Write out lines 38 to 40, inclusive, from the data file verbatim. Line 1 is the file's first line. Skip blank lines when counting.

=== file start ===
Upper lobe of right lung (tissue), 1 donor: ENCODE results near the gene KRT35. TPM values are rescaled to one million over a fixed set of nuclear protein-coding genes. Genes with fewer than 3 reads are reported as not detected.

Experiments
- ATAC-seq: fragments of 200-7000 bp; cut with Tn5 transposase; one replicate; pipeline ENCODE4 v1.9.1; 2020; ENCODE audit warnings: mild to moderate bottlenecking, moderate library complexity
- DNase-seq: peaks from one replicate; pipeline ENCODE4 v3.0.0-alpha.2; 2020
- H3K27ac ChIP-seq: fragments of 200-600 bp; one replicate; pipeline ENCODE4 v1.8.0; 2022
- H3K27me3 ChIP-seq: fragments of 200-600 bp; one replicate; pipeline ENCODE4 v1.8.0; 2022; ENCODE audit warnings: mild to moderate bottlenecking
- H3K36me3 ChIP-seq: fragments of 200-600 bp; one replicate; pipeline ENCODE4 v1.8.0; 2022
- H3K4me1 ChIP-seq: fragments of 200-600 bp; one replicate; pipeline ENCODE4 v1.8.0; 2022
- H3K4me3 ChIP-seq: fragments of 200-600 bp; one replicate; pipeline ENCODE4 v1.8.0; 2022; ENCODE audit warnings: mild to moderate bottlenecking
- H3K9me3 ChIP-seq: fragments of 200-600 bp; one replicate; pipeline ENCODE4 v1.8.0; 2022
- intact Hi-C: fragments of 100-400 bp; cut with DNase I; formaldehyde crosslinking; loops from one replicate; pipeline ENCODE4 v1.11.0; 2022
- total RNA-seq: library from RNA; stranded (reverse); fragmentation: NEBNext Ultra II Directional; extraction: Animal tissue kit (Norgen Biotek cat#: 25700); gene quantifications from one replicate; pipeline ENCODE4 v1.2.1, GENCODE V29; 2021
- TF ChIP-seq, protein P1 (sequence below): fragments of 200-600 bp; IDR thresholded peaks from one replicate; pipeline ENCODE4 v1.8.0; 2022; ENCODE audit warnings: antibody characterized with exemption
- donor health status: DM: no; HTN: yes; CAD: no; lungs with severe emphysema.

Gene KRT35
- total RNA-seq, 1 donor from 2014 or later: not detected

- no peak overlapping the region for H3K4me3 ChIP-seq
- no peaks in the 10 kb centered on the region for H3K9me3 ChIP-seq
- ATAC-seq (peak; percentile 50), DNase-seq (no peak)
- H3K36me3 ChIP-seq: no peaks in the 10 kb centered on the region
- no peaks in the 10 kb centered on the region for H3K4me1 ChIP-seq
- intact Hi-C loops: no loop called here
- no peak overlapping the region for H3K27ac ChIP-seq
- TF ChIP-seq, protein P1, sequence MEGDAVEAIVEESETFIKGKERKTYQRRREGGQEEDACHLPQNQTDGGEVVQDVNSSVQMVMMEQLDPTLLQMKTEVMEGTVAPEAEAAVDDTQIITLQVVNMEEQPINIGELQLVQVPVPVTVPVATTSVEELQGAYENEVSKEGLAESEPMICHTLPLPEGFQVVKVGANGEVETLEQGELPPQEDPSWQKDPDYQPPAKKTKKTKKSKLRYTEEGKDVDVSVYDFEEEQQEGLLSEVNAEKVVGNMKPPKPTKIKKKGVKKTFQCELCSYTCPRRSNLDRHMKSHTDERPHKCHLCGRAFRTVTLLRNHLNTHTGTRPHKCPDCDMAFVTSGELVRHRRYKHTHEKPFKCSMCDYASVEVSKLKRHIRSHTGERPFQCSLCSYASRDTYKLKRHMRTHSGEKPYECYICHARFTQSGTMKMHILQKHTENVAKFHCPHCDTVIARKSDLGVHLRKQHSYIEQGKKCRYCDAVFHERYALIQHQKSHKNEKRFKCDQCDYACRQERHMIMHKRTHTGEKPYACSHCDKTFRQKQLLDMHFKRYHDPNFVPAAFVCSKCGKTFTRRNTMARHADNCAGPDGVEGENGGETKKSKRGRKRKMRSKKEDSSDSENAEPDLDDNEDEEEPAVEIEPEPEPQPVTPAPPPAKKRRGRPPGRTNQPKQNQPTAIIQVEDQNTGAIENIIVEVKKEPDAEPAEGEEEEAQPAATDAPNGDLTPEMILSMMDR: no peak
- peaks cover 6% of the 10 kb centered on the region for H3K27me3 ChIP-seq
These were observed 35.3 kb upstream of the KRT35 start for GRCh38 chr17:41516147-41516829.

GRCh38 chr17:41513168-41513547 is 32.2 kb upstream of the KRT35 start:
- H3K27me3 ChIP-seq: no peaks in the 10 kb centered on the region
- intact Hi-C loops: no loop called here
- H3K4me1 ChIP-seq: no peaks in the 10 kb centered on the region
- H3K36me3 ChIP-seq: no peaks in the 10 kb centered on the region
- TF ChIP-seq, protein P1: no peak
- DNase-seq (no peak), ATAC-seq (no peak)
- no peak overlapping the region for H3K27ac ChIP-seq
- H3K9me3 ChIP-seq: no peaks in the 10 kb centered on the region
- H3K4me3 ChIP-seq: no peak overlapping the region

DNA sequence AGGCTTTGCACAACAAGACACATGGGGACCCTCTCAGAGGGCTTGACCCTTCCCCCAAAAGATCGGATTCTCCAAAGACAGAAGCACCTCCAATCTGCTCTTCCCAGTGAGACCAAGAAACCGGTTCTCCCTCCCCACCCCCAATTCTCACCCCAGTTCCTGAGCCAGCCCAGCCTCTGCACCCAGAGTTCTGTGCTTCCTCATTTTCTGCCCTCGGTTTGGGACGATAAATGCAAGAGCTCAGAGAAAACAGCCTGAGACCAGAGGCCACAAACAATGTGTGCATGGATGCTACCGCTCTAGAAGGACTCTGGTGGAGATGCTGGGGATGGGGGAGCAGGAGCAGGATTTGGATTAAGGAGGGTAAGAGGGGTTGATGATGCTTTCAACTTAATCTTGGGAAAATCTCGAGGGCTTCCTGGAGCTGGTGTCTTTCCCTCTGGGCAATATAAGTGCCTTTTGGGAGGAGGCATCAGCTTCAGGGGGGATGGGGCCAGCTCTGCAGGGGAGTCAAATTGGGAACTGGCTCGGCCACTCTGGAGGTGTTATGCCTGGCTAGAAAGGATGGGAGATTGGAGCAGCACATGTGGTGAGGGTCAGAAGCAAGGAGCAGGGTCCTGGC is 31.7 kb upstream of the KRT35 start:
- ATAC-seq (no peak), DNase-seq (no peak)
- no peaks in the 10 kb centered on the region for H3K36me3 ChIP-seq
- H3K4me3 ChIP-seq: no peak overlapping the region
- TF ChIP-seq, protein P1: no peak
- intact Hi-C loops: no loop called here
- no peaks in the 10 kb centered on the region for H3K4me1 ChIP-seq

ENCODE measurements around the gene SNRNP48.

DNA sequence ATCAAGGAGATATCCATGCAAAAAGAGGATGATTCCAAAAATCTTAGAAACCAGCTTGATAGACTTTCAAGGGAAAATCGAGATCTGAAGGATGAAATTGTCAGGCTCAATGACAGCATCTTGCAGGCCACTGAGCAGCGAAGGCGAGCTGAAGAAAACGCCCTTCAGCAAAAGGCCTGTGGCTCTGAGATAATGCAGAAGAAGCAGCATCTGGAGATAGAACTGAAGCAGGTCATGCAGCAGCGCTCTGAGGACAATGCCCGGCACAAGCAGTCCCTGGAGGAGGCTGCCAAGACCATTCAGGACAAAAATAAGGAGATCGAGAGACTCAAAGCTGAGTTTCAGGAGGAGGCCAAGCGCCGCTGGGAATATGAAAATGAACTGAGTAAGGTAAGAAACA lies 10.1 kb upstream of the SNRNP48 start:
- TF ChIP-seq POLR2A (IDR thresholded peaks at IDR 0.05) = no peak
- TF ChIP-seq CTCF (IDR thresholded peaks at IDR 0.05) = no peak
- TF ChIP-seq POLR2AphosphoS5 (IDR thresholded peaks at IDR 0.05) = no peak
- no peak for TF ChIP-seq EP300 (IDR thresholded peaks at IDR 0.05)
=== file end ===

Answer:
- ATAC-seq (no peak), DNase-seq (no peak)
- no peaks in the 10 kb centered on the region for H3K36me3 ChIP-seq
- H3K4me3 ChIP-seq: no peak overlapping the region